Saturday, 30 July 2016
Friday, 29 July 2016
Ghosts/Burial Sites: I was told a weird story by my mum many years ago. I have tiny, almost invisible marks on both sides of my cheeks. No one knows who exactly gave them to me. Tale is: on the day my late dad was laid in state in the family’s large living room, I suddenly sprang up from my erstwhile sitting position and started running and screaming “dog! Dog! Dog” Of course there were no dogs anywhere around and by the time I was calmed, they noticed blood streaming down my face and after it was cleaned off, there were two perfect marks/incisions seated on both sides of my face. Who dunno it? Theory was: the spirit of my late dad came to give me those marks. Why? I can’t even remember the reason. Yes, I hate burial sites. I always feel the ghost of the body buried in there could spring out and give me the chase of my life. It’s so bad that I’m thinking of asking to be cremated rather than buried when I die. Ain’t gonna join a bandwagon of people-chasing, mark-giving ghosts.
Financial Dependency: This came about as a result of my mother’s experience and phobia. It happened that father felt she was too beautiful to work as other men could snatch her away from him (insecurity of the highest order). After father’s death, she witnessed hell here on earth and we had to walk with her through it all (story for another day). She would often tell me that no marriage for me except I started working which was exactly what I did. When I started the marriage journey, I thanked me for heeding that singular piece of advice.
Aside this, I grew up learning not to ask ‘boys’ for things or collect from them. I recall the first time my mum and eldest brother saw me in a pair of denim trousers which mother did not buy for me. Where the hell did I get the means to obtain this luxury? Immediately, I was ordered to remove it and return it to wherever I got it from before being asked to explain how and where I got it from. My fiance, now husband, bought me a wrist watch one time. I proudly wore and flaunted it. When mother saw it, she gave a verdict: return it and never bring in anything a man gives you into my house until you are married to him.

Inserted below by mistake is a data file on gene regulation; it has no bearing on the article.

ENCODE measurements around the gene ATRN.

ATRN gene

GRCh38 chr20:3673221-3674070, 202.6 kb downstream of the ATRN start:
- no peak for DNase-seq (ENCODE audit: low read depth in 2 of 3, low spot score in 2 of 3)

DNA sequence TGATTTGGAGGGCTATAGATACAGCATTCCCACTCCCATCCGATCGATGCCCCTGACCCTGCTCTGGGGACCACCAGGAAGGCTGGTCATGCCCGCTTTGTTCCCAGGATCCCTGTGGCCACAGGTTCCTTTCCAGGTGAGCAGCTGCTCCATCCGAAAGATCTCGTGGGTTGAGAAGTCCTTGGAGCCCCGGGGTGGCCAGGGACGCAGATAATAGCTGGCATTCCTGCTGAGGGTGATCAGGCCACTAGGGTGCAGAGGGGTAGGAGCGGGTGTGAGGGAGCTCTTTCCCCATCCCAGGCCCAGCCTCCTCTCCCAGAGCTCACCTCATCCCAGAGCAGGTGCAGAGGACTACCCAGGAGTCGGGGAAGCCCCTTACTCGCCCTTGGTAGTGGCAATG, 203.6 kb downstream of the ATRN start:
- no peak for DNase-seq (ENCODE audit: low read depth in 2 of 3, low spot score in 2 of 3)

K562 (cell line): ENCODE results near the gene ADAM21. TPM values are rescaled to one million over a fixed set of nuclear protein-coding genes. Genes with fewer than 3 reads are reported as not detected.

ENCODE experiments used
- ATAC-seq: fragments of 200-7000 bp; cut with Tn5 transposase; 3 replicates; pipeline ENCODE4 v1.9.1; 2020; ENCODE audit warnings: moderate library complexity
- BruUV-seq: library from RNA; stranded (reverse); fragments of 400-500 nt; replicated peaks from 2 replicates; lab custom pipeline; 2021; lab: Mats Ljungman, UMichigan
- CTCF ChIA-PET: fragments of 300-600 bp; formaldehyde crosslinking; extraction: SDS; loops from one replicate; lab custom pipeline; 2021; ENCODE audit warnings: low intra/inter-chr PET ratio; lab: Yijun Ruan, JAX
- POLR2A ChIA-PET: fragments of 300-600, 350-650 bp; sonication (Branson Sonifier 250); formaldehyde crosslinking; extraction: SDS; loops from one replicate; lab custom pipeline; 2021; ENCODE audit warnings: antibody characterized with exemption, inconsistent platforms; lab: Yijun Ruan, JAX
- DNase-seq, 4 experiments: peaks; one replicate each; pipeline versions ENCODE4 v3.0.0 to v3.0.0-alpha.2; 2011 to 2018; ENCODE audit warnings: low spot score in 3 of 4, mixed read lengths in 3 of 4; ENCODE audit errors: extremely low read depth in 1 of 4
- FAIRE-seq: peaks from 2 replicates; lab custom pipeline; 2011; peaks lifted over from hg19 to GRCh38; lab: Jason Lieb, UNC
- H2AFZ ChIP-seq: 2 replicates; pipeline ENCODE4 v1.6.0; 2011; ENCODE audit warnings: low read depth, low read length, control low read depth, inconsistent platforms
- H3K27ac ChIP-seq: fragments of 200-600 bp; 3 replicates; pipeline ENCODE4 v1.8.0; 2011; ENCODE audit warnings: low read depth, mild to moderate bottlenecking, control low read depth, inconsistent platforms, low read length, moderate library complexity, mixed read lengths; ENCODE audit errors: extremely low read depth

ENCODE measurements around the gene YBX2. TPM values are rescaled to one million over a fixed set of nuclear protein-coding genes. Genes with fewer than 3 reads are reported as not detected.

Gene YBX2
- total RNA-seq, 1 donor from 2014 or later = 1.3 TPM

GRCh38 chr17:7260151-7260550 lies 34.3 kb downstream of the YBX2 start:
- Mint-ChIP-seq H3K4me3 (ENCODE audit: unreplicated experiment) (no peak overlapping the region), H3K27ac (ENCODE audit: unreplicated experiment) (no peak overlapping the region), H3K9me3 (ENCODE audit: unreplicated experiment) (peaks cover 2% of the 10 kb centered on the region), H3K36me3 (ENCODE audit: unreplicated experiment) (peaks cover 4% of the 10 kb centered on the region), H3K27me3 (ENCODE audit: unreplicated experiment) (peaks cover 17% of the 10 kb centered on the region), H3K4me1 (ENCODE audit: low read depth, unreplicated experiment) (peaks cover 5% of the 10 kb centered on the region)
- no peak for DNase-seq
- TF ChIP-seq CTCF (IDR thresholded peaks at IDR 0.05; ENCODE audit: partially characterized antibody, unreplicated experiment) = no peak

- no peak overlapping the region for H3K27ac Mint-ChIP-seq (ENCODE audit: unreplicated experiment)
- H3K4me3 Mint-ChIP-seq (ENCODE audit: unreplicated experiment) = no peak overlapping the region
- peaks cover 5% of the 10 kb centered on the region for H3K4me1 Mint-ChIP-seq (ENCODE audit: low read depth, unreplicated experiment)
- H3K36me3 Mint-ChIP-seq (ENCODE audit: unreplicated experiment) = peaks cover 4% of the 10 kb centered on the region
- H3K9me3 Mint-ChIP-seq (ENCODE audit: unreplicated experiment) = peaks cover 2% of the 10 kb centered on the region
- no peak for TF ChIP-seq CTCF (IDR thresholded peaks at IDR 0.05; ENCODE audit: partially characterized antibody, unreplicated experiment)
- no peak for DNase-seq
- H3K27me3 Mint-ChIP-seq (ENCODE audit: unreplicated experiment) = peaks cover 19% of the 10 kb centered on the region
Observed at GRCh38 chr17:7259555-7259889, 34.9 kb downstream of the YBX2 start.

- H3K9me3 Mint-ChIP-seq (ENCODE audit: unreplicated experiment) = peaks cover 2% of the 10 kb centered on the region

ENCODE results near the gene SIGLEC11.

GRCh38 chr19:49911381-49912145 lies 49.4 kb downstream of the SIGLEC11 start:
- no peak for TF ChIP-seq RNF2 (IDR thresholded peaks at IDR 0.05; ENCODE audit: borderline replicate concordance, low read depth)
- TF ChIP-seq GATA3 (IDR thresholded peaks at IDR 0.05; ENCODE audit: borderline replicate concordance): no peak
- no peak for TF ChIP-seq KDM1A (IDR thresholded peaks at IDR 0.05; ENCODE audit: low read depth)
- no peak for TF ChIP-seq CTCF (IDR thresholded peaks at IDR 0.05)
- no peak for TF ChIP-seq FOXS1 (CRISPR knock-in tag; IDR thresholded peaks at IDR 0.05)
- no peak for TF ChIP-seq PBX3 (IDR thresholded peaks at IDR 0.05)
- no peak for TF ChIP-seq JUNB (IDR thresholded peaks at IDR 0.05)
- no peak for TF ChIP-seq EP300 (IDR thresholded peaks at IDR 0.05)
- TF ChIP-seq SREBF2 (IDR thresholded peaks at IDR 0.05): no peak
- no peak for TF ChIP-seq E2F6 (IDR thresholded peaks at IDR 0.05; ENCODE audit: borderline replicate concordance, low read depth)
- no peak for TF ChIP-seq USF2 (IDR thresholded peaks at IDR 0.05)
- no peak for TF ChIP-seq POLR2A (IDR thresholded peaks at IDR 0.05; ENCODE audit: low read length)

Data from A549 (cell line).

Naturally, these instances shaped me and I was only able to buy things with the money I saved. I started to believe that you should get what you can afford by yourself through hard work. Now thinking about it, I just realized that I come from a family of hard working females, both business-wise and domestically. Is this sharing in Adam’s curses?
Believe me, I have started teaching my children-in words and in deeds, to have a mad love for making their own legitimate money rather than depending on someone else.
Dogs: When I was 8 years or thereabout, mother sent me to go grind pepper few houses away from ours. On my way back, this crazy dog escaped from its duty post nad decided to have some fun at my expense. The idiot gave me the chase of my life! Picture this scenario: a short and stout girl carrying a bowl of blended pepper with both hands and wearing only pant running wildly on the street with a crazy local dog like the ones used to appease the spirit of the god of iron, on her heels. At some point, I looked back and felt what the Israelites must have felt when they were being pursued by the stubborn Pharaoh and his army. I had no option at that point than to use the only weapon at my arsenal – the pepper. I emptied the whole bowl on the damn dog! Do I need to relay what I went through at home in the hands of koboko for bringing back an empty bowl?
Public Announcement: please do not invite me to your house if you keep dogs. Thank you.
Worms & Snakes: the following conversion ensued between my cousin and I when we were aged 8 and 7 respectively: